The Cognition and Emotion Research Centre comprises of 10 staff members and around 26 research students at honours, masters and PhD level across the Melbourne campus.
We are a multi-disciplinary team with expertise in the areas of psychopharmacology, brain imaging, mild brain stimulation, psychophysiology, neuropsychology, clinical psychology and developmental psychology.
The Centre has two related research themes, 1) a cognitive theme (e.g., prospective memory) and 2) an emotion theme (e.g., social cognition). Using experimental approaches, we aim to better understand the mechanisms involved in cognitive and emotional processes in a range of groups including older people, and people who are affected by conditions such as Autism Spectrum Disorder and Social Anxiety Disorder. We typically measure cognitive and emotional processes using computerised behavioural measures and we investigate the mechanisms underlying these processes by assessing factors such as hormone levels, physiological responses (e.g., skin conductance, heart rate and electromyography), and brain activity using electroencephalography (EEG), Magnetic Resonance Imaging (MRI) and Functional near-infrared spectroscopy (fNIRS).
Prospective Memory (PM) is the ability to remember to perform actions in the future. More recently the group has also started investigating the related area of future thinking which is the ability to imagine oneself in a situation in the future (sometimes referred to as mental time travel). Research by the Centre has shown prospective memory and future thinking are both very sensitive to normal and abnormal ageing, as well as a range of neurological or psychiatric problems, and that abilities in prospective memory and future thinking are critical for developing and maintaining independent living. This research is led by Director, Professor Peter Rendell. He has developed Virtual Week, a computer-based program which assesses prospective memory. This is recognised as the most ecologically valid and reliable measure of prospective memory. This program has been translated into over 10 languages, and is used in major cognitive neuropsychology research labs, such as labs in Toronto University, Washington University, Colombia University, University College London, and University of Geneva.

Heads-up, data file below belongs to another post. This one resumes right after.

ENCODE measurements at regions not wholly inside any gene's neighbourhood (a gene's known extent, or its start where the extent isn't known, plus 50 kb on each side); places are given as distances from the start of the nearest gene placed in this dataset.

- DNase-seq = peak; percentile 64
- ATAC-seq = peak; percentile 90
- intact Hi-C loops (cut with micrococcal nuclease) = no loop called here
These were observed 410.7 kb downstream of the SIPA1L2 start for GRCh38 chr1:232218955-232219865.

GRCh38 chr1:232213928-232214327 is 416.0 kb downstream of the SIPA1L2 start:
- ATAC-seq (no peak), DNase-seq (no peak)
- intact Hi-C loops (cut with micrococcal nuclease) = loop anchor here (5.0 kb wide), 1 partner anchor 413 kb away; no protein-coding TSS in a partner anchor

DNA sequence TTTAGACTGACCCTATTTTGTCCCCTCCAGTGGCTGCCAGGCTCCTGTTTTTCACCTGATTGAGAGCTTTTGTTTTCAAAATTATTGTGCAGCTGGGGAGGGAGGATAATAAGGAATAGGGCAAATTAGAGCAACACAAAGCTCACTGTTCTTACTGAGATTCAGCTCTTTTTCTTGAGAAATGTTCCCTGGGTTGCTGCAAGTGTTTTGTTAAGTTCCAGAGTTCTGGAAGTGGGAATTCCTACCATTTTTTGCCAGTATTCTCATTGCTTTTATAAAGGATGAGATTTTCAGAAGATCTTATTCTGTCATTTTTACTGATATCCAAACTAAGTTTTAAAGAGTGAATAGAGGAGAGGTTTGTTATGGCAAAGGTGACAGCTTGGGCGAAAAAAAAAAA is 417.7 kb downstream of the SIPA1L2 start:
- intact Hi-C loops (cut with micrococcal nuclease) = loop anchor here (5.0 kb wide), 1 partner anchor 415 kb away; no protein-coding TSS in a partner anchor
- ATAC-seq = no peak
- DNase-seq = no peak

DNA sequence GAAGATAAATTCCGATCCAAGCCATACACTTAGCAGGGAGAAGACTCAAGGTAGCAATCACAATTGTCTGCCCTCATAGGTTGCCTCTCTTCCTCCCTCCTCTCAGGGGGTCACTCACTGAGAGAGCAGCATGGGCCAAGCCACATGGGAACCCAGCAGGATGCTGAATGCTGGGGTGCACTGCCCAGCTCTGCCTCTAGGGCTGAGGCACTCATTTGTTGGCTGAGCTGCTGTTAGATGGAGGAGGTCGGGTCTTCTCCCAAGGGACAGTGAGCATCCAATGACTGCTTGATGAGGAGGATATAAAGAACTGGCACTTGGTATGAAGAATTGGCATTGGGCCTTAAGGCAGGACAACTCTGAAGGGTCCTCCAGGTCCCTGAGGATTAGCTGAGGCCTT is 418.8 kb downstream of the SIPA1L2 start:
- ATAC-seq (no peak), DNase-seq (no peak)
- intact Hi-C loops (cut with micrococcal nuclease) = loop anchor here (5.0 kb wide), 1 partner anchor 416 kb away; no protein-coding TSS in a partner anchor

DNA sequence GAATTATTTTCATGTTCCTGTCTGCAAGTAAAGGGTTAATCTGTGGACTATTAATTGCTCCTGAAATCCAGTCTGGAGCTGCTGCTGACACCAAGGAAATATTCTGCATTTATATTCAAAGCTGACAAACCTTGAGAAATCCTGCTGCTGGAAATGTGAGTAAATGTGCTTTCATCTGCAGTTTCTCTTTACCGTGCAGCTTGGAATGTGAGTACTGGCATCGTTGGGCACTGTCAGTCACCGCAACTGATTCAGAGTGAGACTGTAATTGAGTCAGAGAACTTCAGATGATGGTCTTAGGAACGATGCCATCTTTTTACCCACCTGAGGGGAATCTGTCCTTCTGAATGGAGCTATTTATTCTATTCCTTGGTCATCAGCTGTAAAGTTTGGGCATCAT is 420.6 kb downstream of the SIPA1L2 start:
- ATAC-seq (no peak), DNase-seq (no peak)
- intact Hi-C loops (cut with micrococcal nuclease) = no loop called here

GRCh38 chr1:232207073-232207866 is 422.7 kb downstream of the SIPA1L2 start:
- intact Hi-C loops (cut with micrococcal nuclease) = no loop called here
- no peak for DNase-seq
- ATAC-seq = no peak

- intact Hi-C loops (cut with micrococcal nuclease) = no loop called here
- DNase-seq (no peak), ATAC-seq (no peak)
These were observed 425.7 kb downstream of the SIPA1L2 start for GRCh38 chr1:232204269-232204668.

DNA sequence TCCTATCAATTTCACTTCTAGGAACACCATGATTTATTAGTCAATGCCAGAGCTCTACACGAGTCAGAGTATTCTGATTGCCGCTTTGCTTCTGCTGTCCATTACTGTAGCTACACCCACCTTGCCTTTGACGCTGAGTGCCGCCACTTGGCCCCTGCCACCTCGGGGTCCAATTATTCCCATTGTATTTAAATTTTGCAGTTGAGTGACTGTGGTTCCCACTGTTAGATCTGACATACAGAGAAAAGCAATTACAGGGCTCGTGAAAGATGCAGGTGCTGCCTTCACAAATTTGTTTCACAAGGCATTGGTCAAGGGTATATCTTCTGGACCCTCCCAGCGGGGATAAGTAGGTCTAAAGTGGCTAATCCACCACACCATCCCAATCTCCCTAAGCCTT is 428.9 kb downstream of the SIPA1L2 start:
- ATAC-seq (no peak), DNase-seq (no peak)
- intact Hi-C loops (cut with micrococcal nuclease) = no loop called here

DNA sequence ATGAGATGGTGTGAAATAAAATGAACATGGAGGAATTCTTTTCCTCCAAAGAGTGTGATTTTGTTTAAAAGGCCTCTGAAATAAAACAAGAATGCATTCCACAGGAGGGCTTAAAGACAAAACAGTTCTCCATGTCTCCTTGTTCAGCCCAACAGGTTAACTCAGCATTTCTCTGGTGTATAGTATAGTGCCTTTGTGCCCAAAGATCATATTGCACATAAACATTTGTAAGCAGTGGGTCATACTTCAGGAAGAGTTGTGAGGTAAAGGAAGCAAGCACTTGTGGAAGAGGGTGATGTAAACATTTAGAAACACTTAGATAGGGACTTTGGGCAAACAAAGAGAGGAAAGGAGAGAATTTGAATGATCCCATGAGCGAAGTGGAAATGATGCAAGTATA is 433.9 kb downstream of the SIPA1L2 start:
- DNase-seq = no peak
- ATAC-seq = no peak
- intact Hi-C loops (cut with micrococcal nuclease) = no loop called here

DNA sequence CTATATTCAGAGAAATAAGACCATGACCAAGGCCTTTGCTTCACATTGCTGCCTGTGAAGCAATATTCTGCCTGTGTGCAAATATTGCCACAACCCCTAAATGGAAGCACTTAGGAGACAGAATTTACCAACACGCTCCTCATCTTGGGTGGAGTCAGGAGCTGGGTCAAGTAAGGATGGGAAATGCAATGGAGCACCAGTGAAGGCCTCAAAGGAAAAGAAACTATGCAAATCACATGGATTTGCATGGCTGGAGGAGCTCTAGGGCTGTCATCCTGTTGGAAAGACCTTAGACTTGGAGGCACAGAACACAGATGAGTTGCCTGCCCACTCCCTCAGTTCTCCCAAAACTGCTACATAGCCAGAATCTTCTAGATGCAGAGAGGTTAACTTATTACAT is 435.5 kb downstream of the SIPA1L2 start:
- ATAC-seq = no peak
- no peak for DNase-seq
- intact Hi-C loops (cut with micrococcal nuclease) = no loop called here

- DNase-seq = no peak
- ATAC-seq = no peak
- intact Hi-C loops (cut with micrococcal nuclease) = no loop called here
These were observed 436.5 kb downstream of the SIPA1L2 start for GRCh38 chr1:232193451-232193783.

In addition to Prospective Memory and Future Thinking, the Centre also investigates decision making in young and older adults and opiate users. Does ageing and taking opiates hinder the decision making process? The Centre also looks at facial expression recognition, which is the ability to identify the emotional content of other people’s facial expressions.
The Centre has expertise in emotion recognition, emotion regulation and social cognition. We conduct research with various groups, including healthy children and adults and clinical groups (e.g., those with anxiety disorders, borderline personality disorder) and examine for example how they recognise emotion in others and how they respond to emotion in others in a social context. An emerging area of interest within the emotion theme is the application of techniques to enhance emotion processing and social cognitive abilities in healthy adults and in individuals who experience difficulties with these capacities. Specifically, our researchers have been investigating how mild brain stimulation (e.g., transcranial direct current stimulation (tDCS) and transcranial random noise stimulation) and hormones, specifically, oxytocin (known as the love hormone) can impact on emotion recognition and social cognition.